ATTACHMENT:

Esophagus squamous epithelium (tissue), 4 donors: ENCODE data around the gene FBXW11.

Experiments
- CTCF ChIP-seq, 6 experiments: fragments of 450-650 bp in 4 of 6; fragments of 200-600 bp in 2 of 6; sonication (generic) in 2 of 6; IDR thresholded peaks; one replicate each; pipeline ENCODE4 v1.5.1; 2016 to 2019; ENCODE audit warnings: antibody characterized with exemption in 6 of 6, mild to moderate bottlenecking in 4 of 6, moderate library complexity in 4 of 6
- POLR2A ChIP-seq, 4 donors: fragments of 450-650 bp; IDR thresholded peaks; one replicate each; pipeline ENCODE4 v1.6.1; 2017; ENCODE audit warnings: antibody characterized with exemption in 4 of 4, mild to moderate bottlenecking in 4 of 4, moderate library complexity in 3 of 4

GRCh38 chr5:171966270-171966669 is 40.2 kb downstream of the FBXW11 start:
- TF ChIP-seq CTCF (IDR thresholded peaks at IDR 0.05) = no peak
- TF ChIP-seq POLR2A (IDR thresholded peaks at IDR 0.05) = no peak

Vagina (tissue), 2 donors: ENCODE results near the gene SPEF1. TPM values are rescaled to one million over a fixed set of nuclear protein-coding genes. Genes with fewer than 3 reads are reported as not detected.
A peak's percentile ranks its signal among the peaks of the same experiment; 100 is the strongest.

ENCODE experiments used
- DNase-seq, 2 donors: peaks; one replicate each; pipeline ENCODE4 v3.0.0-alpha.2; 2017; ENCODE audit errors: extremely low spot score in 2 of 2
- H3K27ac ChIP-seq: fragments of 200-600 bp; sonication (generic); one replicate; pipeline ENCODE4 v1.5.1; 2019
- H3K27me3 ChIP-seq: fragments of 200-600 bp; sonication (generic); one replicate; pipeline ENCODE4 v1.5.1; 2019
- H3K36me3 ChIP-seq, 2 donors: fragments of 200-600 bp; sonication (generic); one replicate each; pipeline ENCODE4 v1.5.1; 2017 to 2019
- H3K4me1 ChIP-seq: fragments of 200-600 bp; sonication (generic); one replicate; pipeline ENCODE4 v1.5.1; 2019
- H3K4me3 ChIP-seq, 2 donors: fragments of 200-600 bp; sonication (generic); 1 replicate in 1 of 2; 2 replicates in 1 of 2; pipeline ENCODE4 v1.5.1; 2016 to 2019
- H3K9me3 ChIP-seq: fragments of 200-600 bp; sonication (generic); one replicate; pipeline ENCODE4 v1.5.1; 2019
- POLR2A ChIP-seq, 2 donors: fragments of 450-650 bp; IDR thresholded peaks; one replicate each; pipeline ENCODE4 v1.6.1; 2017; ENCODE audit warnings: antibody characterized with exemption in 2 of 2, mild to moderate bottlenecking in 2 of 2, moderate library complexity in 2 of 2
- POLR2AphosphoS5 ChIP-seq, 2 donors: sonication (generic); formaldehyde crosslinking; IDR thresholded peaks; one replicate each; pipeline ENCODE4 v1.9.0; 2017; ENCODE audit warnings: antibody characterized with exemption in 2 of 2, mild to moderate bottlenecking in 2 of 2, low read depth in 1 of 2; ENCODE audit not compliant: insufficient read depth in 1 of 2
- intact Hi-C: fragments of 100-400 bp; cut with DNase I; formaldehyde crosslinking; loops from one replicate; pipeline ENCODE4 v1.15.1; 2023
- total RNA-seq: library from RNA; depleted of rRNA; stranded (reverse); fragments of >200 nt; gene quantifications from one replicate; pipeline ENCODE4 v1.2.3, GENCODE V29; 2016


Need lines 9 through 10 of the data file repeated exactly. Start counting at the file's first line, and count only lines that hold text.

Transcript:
A peak's percentile ranks its signal among the peaks of the same experiment; 100 is the strongest.

ENCODE experiments used